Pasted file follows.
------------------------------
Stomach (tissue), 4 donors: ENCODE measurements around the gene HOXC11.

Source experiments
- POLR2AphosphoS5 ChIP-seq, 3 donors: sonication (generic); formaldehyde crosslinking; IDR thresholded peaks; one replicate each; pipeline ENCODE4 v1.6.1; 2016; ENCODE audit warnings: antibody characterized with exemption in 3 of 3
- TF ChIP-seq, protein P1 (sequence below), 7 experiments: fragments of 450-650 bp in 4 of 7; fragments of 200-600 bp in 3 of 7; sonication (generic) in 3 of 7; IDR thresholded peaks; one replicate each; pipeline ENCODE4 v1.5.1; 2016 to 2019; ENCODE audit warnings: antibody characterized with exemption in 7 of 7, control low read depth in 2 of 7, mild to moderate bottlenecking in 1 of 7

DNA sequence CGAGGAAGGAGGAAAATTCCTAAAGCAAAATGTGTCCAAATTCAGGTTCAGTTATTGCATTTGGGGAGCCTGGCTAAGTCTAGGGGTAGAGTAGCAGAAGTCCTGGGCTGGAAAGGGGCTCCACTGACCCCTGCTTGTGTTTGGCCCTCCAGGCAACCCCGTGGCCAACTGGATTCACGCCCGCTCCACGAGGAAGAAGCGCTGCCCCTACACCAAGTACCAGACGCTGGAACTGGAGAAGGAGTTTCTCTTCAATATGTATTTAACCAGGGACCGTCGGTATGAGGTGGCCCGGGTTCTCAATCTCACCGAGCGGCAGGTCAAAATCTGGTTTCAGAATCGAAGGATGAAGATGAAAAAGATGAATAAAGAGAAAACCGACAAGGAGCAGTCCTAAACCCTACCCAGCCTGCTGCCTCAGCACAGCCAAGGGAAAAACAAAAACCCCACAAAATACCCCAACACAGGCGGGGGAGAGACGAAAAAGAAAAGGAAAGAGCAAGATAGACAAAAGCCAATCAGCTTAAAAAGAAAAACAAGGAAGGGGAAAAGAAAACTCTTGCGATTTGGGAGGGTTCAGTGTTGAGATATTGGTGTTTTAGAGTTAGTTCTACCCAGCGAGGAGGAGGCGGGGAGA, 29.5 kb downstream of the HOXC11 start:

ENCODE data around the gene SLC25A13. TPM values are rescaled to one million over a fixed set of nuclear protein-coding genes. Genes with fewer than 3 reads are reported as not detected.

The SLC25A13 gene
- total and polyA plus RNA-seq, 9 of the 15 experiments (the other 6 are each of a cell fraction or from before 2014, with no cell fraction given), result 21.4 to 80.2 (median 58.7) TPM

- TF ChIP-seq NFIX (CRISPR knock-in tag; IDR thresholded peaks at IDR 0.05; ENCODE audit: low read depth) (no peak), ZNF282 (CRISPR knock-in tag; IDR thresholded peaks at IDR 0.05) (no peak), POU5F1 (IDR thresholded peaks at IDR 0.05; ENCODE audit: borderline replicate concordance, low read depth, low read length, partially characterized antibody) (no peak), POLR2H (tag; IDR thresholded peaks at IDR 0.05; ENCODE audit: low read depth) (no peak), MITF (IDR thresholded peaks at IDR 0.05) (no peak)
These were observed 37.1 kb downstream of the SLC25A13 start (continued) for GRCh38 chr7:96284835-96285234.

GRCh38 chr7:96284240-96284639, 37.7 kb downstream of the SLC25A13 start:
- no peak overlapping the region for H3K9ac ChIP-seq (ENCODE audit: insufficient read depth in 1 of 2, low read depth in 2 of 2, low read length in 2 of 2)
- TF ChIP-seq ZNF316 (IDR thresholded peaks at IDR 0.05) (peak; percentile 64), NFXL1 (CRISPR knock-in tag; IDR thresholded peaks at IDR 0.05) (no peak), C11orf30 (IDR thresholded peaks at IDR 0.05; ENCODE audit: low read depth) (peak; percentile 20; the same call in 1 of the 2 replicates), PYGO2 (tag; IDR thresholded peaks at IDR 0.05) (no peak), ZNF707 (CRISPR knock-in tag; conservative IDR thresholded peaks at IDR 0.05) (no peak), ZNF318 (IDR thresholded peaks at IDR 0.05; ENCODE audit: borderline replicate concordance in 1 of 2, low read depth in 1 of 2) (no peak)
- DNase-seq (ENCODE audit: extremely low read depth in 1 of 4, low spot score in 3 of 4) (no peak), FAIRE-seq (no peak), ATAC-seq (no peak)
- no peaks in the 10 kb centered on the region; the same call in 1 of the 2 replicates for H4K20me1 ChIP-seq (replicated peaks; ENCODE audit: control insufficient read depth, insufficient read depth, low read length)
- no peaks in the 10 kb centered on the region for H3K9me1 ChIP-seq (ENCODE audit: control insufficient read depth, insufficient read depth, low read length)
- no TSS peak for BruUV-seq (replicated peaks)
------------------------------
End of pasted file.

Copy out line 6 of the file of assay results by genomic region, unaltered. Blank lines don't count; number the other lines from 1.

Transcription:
ENCODE data around the gene SLC25A13. TPM values are rescaled to one million over a fixed set of nuclear protein-coding genes. Genes with fewer than 3 reads are reported as not detected.